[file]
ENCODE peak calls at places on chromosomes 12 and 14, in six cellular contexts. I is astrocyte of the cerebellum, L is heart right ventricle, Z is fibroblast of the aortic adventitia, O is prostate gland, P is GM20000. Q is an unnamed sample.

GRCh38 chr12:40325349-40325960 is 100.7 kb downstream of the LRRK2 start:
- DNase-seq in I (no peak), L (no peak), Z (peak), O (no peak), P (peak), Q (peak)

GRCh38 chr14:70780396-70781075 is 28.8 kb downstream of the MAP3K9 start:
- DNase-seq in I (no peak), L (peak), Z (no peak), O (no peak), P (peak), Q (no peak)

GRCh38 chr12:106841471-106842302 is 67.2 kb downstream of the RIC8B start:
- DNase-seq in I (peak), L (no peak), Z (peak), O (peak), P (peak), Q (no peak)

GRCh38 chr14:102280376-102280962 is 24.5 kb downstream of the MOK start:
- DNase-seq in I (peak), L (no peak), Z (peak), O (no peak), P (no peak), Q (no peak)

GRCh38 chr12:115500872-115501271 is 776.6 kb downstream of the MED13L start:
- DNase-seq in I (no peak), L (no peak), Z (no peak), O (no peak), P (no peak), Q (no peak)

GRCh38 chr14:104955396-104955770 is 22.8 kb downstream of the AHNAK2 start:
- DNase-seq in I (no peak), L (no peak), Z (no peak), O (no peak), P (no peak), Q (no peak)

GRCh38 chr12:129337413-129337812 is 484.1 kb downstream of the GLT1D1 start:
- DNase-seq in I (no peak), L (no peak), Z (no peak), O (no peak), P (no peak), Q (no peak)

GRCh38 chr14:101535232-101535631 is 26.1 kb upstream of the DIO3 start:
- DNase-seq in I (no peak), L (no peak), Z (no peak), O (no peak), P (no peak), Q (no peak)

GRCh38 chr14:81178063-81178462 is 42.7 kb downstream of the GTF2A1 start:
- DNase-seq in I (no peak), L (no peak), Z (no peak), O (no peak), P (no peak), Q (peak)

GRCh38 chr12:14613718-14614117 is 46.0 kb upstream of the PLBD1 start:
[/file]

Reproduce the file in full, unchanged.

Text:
ENCODE peak calls at places on chromosomes 12 and 14, in six cellular contexts. I is astrocyte of the cerebellum, L is heart right ventricle, Z is fibroblast of the aortic adventitia, O is prostate gland, P is GM20000. Q is an unnamed sample.

GRCh38 chr12:40325349-40325960 is 100.7 kb downstream of the LRRK2 start:
- DNase-seq in I (no peak), L (no peak), Z (peak), O (no peak), P (peak), Q (peak)

GRCh38 chr14:70780396-70781075 is 28.8 kb downstream of the MAP3K9 start:
- DNase-seq in I (no peak), L (peak), Z (no peak), O (no peak), P (peak), Q (no peak)

GRCh38 chr12:106841471-106842302 is 67.2 kb downstream of the RIC8B start:
- DNase-seq in I (peak), L (no peak), Z (peak), O (peak), P (peak), Q (no peak)

GRCh38 chr14:102280376-102280962 is 24.5 kb downstream of the MOK start:
- DNase-seq in I (peak), L (no peak), Z (peak), O (no peak), P (no peak), Q (no peak)

GRCh38 chr12:115500872-115501271 is 776.6 kb downstream of the MED13L start:
- DNase-seq in I (no peak), L (no peak), Z (no peak), O (no peak), P (no peak), Q (no peak)

GRCh38 chr14:104955396-104955770 is 22.8 kb downstream of the AHNAK2 start:
- DNase-seq in I (no peak), L (no peak), Z (no peak), O (no peak), P (no peak), Q (no peak)

GRCh38 chr12:129337413-129337812 is 484.1 kb downstream of the GLT1D1 start:
- DNase-seq in I (no peak), L (no peak), Z (no peak), O (no peak), P (no peak), Q (no peak)

GRCh38 chr14:101535232-101535631 is 26.1 kb upstream of the DIO3 start:
- DNase-seq in I (no peak), L (no peak), Z (no peak), O (no peak), P (no peak), Q (no peak)

GRCh38 chr14:81178063-81178462 is 42.7 kb downstream of the GTF2A1 start:
- DNase-seq in I (no peak), L (no peak), Z (no peak), O (no peak), P (no peak), Q (peak)

GRCh38 chr12:14613718-14614117 is 46.0 kb upstream of the PLBD1 start: